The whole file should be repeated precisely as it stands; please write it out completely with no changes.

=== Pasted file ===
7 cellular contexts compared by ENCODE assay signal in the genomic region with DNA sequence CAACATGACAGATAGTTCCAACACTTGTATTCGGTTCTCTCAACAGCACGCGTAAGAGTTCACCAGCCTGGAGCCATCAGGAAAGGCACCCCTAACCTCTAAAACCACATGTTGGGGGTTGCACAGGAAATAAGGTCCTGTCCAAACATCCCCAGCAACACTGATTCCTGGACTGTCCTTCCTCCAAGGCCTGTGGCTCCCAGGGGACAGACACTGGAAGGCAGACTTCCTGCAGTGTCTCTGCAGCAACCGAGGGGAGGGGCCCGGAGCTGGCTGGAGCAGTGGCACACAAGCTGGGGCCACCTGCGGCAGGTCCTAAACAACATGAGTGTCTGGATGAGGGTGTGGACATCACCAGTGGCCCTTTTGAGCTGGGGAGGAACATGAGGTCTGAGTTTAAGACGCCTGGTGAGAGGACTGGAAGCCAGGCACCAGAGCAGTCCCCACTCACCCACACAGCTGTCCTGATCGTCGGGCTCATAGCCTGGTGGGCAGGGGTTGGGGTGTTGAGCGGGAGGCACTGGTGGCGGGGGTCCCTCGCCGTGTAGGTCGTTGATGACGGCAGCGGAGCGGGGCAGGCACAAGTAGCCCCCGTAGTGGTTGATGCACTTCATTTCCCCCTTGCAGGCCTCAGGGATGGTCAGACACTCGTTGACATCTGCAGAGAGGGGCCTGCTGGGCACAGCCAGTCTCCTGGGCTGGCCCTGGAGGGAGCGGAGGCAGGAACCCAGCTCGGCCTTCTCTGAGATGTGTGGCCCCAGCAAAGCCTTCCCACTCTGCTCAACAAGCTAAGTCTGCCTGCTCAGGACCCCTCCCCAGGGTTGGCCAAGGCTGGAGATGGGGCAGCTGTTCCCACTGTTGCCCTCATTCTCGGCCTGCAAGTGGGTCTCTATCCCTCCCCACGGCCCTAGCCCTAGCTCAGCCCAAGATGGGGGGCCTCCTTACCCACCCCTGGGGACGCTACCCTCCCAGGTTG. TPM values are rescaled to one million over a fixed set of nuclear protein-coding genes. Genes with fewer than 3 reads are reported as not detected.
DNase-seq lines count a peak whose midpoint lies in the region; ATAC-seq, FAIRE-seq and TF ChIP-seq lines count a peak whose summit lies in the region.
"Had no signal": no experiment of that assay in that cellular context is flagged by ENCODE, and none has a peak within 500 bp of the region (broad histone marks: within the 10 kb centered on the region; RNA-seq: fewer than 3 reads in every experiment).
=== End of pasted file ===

7 cellular contexts compared by ENCODE assay signal in the genomic region with DNA sequence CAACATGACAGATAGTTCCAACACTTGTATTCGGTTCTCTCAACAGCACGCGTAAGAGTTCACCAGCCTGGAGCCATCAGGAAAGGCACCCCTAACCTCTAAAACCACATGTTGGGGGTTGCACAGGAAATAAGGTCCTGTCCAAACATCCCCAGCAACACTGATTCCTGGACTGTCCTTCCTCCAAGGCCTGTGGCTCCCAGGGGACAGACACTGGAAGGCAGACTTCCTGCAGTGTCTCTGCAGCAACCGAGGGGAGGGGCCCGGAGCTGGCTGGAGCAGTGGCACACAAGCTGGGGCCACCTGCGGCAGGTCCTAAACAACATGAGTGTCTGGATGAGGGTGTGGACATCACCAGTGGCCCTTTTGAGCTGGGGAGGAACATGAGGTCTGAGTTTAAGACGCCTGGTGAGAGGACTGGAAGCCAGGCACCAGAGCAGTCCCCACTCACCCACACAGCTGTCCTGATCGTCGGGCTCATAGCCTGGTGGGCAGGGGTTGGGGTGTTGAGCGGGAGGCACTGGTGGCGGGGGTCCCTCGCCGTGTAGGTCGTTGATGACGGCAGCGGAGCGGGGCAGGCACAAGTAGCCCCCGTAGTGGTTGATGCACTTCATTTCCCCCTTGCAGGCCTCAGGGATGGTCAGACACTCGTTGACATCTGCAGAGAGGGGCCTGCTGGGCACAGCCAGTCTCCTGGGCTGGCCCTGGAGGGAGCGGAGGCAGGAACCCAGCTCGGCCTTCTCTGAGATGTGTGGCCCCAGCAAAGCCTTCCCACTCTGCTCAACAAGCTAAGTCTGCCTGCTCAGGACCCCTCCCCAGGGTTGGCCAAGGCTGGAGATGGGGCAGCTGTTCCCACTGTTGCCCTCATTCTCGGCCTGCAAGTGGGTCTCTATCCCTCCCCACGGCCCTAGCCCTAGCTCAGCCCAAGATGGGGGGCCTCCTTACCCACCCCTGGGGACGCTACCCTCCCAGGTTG. TPM values are rescaled to one million over a fixed set of nuclear protein-coding genes. Genes with fewer than 3 reads are reported as not detected.
DNase-seq lines count a peak whose midpoint lies in the region; ATAC-seq, FAIRE-seq and TF ChIP-seq lines count a peak whose summit lies in the region.
"Had no signal": no experiment of that assay in that cellular context is flagged by ENCODE, and none has a peak within 500 bp of the region (broad histone marks: within the 10 kb centered on the region; RNA-seq: fewer than 3 reads in every experiment).